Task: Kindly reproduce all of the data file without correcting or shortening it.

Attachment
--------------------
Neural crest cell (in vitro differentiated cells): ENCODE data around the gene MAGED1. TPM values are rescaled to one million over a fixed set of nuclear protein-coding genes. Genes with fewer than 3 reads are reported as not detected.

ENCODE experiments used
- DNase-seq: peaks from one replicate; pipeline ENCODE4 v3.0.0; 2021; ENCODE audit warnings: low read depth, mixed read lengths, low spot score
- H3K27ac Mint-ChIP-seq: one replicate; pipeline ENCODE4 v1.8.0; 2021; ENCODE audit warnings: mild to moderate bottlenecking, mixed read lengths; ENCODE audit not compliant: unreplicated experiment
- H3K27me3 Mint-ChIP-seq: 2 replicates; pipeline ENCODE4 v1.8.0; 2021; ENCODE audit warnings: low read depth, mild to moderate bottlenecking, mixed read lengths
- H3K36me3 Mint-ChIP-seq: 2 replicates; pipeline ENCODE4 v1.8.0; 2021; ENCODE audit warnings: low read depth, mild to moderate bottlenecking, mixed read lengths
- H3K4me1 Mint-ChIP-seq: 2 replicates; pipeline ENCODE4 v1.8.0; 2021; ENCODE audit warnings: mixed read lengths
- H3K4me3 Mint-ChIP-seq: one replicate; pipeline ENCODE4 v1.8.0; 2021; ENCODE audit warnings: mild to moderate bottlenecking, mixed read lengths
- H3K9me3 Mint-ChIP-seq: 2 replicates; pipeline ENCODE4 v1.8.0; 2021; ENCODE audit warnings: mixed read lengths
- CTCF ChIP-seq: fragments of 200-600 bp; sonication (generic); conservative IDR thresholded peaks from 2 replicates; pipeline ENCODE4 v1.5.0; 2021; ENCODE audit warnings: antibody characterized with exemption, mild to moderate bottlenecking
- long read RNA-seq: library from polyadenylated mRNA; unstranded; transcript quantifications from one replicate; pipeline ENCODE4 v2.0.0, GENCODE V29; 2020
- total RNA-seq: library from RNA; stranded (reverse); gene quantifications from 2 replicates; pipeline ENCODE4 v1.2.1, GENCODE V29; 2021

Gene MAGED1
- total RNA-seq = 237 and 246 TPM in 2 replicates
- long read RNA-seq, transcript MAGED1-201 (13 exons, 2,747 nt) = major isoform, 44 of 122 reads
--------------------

Neural crest cell (in vitro differentiated cells): ENCODE data around the gene MAGED1. TPM values are rescaled to one million over a fixed set of nuclear protein-coding genes. Genes with fewer than 3 reads are reported as not detected.

ENCODE experiments used
- DNase-seq: peaks from one replicate; pipeline ENCODE4 v3.0.0; 2021; ENCODE audit warnings: low read depth, mixed read lengths, low spot score
- H3K27ac Mint-ChIP-seq: one replicate; pipeline ENCODE4 v1.8.0; 2021; ENCODE audit warnings: mild to moderate bottlenecking, mixed read lengths; ENCODE audit not compliant: unreplicated experiment
- H3K27me3 Mint-ChIP-seq: 2 replicates; pipeline ENCODE4 v1.8.0; 2021; ENCODE audit warnings: low read depth, mild to moderate bottlenecking, mixed read lengths
- H3K36me3 Mint-ChIP-seq: 2 replicates; pipeline ENCODE4 v1.8.0; 2021; ENCODE audit warnings: low read depth, mild to moderate bottlenecking, mixed read lengths
- H3K4me1 Mint-ChIP-seq: 2 replicates; pipeline ENCODE4 v1.8.0; 2021; ENCODE audit warnings: mixed read lengths
- H3K4me3 Mint-ChIP-seq: one replicate; pipeline ENCODE4 v1.8.0; 2021; ENCODE audit warnings: mild to moderate bottlenecking, mixed read lengths
- H3K9me3 Mint-ChIP-seq: 2 replicates; pipeline ENCODE4 v1.8.0; 2021; ENCODE audit warnings: mixed read lengths
- CTCF ChIP-seq: fragments of 200-600 bp; sonication (generic); conservative IDR thresholded peaks from 2 replicates; pipeline ENCODE4 v1.5.0; 2021; ENCODE audit warnings: antibody characterized with exemption, mild to moderate bottlenecking
- long read RNA-seq: library from polyadenylated mRNA; unstranded; transcript quantifications from one replicate; pipeline ENCODE4 v2.0.0, GENCODE V29; 2020
- total RNA-seq: library from RNA; stranded (reverse); gene quantifications from 2 replicates; pipeline ENCODE4 v1.2.1, GENCODE V29; 2021

Gene MAGED1
- total RNA-seq = 237 and 246 TPM in 2 replicates
- long read RNA-seq, transcript MAGED1-201 (13 exons, 2,747 nt) = major isoform, 44 of 122 reads